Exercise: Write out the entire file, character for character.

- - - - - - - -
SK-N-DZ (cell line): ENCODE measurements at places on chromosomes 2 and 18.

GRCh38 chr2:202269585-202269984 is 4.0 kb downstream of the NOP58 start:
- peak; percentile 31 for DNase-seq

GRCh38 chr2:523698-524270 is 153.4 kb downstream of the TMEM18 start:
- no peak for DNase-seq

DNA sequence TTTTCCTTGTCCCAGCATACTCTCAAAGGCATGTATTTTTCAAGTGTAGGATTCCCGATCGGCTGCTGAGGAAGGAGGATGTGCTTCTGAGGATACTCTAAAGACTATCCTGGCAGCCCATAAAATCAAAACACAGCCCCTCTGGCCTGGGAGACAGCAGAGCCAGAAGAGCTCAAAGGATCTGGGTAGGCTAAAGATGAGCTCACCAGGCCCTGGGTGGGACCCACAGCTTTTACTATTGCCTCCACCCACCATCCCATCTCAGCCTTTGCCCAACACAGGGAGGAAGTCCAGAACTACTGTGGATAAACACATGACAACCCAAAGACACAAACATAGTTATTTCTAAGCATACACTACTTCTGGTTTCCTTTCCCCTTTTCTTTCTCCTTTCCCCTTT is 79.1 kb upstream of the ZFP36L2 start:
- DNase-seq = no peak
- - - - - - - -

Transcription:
SK-N-DZ (cell line): ENCODE measurements at places on chromosomes 2 and 18.

GRCh38 chr2:202269585-202269984 is 4.0 kb downstream of the NOP58 start:
- peak; percentile 31 for DNase-seq

GRCh38 chr2:523698-524270 is 153.4 kb downstream of the TMEM18 start:
- no peak for DNase-seq

DNA sequence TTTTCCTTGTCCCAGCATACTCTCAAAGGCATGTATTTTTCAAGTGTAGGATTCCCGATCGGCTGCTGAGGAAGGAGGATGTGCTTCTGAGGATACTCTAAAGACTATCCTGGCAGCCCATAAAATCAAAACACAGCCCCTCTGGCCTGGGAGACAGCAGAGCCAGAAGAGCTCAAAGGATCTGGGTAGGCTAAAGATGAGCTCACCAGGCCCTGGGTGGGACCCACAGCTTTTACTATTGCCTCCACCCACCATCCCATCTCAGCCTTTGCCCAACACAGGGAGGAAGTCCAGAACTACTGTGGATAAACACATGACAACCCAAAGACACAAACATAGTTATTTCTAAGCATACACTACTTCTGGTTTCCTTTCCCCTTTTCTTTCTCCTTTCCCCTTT is 79.1 kb upstream of the ZFP36L2 start:
- DNase-seq = no peak